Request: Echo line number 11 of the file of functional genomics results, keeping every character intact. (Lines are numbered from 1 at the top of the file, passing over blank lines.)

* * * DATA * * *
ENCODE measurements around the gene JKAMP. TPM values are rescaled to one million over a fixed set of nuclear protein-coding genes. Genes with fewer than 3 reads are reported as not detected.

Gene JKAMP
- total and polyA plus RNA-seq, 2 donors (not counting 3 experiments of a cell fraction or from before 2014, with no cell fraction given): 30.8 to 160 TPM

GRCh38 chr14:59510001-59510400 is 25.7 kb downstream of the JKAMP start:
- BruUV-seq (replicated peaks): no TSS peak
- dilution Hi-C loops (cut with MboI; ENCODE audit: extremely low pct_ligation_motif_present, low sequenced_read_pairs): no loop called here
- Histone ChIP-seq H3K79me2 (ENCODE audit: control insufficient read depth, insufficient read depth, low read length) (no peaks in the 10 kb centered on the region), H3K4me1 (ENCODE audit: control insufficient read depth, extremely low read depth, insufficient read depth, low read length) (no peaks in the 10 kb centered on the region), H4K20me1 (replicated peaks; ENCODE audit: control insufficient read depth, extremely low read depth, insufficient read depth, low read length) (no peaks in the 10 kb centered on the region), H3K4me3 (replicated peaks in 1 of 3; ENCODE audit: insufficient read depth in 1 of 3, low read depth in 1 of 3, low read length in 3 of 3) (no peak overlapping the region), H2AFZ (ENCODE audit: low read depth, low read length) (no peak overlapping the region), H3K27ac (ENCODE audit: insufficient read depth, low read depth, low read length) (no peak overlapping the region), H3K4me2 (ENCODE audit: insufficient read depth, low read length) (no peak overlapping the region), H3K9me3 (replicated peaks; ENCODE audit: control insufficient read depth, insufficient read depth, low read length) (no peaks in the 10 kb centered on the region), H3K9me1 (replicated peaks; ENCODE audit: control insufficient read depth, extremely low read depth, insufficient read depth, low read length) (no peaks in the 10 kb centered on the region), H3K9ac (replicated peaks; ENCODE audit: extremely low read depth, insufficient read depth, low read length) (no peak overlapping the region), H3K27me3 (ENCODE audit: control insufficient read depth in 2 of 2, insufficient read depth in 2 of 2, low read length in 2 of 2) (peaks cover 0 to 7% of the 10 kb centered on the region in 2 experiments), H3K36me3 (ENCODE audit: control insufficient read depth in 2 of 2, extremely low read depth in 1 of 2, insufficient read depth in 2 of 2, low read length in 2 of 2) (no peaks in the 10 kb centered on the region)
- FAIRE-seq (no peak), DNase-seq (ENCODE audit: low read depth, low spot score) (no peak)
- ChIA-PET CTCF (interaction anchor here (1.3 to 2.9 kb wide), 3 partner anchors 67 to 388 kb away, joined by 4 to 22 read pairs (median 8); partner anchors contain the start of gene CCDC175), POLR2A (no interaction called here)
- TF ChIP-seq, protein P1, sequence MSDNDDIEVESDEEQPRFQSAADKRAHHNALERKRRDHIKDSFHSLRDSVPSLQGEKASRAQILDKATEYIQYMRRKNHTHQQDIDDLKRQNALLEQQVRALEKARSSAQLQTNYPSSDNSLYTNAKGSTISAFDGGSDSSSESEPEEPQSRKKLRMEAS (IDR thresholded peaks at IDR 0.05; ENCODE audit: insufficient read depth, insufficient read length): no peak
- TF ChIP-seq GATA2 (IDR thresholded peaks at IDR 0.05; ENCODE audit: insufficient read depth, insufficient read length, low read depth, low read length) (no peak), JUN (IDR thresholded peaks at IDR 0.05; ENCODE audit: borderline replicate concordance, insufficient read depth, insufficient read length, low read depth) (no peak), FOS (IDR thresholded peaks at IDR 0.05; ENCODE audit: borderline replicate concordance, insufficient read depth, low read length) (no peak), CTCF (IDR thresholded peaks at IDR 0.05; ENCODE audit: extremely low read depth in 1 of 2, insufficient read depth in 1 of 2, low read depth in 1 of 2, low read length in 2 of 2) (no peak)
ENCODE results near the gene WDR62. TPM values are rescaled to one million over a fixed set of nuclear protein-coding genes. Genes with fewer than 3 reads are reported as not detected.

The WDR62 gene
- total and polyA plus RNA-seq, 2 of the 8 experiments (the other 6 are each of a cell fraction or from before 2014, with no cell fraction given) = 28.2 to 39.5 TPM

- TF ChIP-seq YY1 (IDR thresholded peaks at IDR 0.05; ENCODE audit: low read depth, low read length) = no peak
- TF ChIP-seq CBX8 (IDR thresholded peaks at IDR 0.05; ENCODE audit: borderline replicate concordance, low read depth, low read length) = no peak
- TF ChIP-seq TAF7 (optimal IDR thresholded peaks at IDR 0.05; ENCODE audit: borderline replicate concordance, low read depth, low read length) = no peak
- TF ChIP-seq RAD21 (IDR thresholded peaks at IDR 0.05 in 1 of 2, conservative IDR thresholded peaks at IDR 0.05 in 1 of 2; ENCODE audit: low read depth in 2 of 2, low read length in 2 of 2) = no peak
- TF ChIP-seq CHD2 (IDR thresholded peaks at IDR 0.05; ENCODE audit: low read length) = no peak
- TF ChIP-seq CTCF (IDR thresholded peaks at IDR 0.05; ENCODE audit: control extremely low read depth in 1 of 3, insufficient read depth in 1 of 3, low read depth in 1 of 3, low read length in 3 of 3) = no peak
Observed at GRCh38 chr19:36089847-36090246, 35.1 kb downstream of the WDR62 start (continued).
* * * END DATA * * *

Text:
- TF ChIP-seq GATA2 (IDR thresholded peaks at IDR 0.05; ENCODE audit: insufficient read depth, insufficient read length, low read depth, low read length) (no peak), JUN (IDR thresholded peaks at IDR 0.05; ENCODE audit: borderline replicate concordance, insufficient read depth, insufficient read length, low read depth) (no peak), FOS (IDR thresholded peaks at IDR 0.05; ENCODE audit: borderline replicate concordance, insufficient read depth, low read length) (no peak), CTCF (IDR thresholded peaks at IDR 0.05; ENCODE audit: extremely low read depth in 1 of 2, insufficient read depth in 1 of 2, low read depth in 1 of 2, low read length in 2 of 2) (no peak)